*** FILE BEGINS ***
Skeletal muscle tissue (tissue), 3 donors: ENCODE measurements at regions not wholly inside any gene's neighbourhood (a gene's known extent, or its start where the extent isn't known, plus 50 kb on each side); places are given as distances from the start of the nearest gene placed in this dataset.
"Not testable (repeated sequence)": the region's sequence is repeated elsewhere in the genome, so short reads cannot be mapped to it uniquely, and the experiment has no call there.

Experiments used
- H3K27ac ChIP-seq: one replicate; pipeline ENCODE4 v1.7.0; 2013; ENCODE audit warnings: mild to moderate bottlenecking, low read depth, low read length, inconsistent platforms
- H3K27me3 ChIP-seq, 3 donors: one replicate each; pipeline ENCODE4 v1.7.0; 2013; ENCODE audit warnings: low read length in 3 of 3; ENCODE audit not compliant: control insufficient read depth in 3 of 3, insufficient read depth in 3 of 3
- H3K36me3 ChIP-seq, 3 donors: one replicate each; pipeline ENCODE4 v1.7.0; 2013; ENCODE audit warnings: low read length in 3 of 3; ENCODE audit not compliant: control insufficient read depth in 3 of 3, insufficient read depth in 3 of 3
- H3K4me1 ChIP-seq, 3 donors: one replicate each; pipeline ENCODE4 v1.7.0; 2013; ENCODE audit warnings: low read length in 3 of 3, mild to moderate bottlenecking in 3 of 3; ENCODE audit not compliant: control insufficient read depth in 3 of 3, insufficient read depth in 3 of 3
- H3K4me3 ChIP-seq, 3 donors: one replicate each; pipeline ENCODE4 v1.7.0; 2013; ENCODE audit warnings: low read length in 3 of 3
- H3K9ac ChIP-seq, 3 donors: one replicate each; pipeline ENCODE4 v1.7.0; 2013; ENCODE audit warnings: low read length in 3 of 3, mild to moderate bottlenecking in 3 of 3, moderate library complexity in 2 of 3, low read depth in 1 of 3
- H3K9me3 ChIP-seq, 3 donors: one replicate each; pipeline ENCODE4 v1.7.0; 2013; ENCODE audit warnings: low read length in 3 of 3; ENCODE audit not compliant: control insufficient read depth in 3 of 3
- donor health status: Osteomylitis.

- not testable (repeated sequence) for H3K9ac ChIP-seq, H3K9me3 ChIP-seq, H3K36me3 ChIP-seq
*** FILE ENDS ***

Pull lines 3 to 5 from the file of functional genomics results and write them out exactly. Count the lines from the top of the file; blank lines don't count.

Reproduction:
Experiments used
- H3K27ac ChIP-seq: one replicate; pipeline ENCODE4 v1.7.0; 2013; ENCODE audit warnings: mild to moderate bottlenecking, low read depth, low read length, inconsistent platforms
- H3K27me3 ChIP-seq, 3 donors: one replicate each; pipeline ENCODE4 v1.7.0; 2013; ENCODE audit warnings: low read length in 3 of 3; ENCODE audit not compliant: control insufficient read depth in 3 of 3, insufficient read depth in 3 of 3